Fink, Joseph Lionel
FINK, JOSEPH LIONEL
FINK, JOSEPH LIONEL (1895–1964), U.S. Reform rabbi. Fink was born in Springfield, Ohio, and ordained at Hebrew Union College in 1919, which also awarded him an honorary D.D. in 1949. He earned his B.A. from the University of Cincinnati in 1915, his M.A. from the University of Chicago in 1918, and his Ph.D. from Niagara University in 1919. He served first as rabbi of United Hebrew Congregation in Terre Haute, Indiana (1919–24), where as a civic leader, he incurred the wrath of the Ku Klux Klan, which at one point abducted him; he made such an impression on his captors, however, that after they released him and donated $1,800 to the local Community Chest, of which Fink was chairman.
In 1924, Fink was en route to Germany to pursue graduate studies when he stopped over in Buffalo, n.y., and was instead persuaded to remain as rabbi of Temple Beth Zion. Over the course of the subsequent 40 years (34 as rabbi and six as rabbi emeritus, until his death), Fink was to become known as the leading spokesman for that city's Jewish community, as well as a radio personality and community affairs activist. His weekly broadcast, "The Humanitarian Hour," was a popular show for more than a generation of listeners (1930–56). He initiated interfaith dialogue with Catholic and Protestant clergy, served as chaplain of the Buffalo police force and fire department, and was called in as a mediator of civil disputes. Fink founded the local Board of Jewish Education, was president of the Buffalo B'nai B'rith Lodge, and a board member of many civic bodies, including the Community Chest, the Board of Community Relations, and the University of Buffalo. He was appointed to state commissions by the governor of New York, and engaged in public debates with Eugene V. Debs and Clarence Darrow.
A strong proponent of the separation of church and state, Fink for many years chaired the ccar's Committee on Church and State and wrote position papers on religion and state for the rabbinic organization. He served on no fewer than 12 ccar committees, chairing four of them. After having served as corresponding secretary (1928), member of the Executive Board (1948–50), member of the Liberal Judaism Education Board (1950), and vice president (1950–52), Fink was elected president of the *Central Conference of American Rabbis (1952–54). During his tenure as president, he initiated the publication of the ccar Journal: A Reform Jewish Quarterly, and strengthened the ties between the recently merged *Hebrew Union College – Jewish Institute of Religion. Immediately after his term of office, he was elected president of the *World Union for Progressive Judaism (1952). He identified as a Zionist and encouraged Arab-Jewish dialogue early on in the history of the State of Israel.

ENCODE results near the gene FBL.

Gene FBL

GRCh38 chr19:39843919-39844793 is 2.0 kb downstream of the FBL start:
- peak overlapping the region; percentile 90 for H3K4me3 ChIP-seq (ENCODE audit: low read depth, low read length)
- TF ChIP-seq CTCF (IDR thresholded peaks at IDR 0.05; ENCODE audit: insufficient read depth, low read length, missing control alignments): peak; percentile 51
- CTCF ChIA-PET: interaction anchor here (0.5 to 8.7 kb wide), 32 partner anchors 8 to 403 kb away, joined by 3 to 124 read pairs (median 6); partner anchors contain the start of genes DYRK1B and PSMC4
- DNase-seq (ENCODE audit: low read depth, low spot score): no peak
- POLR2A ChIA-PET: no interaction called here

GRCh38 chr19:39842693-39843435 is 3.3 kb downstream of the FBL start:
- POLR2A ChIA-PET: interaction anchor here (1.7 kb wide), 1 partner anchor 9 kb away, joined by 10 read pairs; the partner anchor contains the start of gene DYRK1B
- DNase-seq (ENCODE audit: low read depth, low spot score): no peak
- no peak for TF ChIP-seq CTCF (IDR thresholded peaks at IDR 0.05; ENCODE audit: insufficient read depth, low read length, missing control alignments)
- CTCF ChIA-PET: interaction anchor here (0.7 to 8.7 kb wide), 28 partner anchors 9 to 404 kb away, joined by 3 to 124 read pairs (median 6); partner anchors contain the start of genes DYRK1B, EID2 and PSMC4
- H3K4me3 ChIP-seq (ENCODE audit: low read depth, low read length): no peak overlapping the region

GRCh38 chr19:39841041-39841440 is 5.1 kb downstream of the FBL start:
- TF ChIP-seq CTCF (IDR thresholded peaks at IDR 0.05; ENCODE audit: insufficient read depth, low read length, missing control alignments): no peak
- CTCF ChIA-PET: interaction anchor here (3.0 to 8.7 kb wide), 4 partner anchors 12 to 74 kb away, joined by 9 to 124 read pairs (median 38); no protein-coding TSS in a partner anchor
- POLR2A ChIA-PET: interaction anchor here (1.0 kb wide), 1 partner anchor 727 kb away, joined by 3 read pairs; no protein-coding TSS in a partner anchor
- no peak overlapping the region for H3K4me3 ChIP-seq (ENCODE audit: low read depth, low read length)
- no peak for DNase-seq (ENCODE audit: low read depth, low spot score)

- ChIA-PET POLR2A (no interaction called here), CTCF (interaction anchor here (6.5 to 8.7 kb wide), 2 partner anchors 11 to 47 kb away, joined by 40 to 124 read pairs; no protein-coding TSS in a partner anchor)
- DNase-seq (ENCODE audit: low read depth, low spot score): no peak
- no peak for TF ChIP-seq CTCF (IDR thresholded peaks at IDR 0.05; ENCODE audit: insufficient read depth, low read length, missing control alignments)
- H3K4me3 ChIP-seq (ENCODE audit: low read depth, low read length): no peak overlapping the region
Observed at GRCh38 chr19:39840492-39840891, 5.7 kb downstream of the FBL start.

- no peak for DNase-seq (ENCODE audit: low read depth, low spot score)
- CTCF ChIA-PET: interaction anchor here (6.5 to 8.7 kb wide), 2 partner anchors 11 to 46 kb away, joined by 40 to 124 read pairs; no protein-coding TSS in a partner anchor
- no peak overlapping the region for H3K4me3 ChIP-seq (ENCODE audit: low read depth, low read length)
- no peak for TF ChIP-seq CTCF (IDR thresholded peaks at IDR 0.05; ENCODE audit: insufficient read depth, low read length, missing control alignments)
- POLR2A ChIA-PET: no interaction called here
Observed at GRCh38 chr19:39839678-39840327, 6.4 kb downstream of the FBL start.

K.M. Olitzky, L.J. Sussman, and M.H. Stern, Reform Judaism in America: A Biographical Dictionary and Source-book (1993).
[Bezalel Gordon (2nd ed.)]
"Fink, Joseph Lionel." Encyclopaedia Judaica. . Encyclopedia.com. (October 19, 2018). http://www.encyclopedia.com/religion/encyclopedias-almanacs-transcripts-and-maps/fink-joseph-lionel
"Fink, Joseph Lionel." Encyclopaedia Judaica. . Retrieved October 19, 2018 from Encyclopedia.com: http://www.encyclopedia.com/religion/encyclopedias-almanacs-transcripts-and-maps/fink-joseph-lionel
Encyclopedia.com gives you the ability to cite reference entries and articles according to common styles from the Modern Language Association (MLA), The Chicago Manual of Style, and the American Psychological Association (APA).
Within the “Cite this article” tool, pick a style to see how all available information looks when formatted according to that style. Then, copy and paste the text into your bibliography or works cited list.
Because each style has its own formatting nuances that evolve over time and not all information is available for every reference entry or article, Encyclopedia.com cannot guarantee each citation it generates. Therefore, it’s best to use Encyclopedia.com citations as a starting point before checking the style against your school or publication’s requirements and the most-recent information available at these sites:
Modern Language Association
The Chicago Manual of Style
American Psychological Association
- Most online reference entries and articles do not have page numbers. Therefore, that information is unavailable for most Encyclopedia.com content. However, the date of retrieval is often important. Refer to each style’s convention regarding the best way to format page numbers and retrieval dates.
- In addition to the MLA, Chicago, and APA styles, your school, university, publication, or institution may have its own requirements for citations. Therefore, be sure to refer to those guidelines when editing your bibliography or works cited list.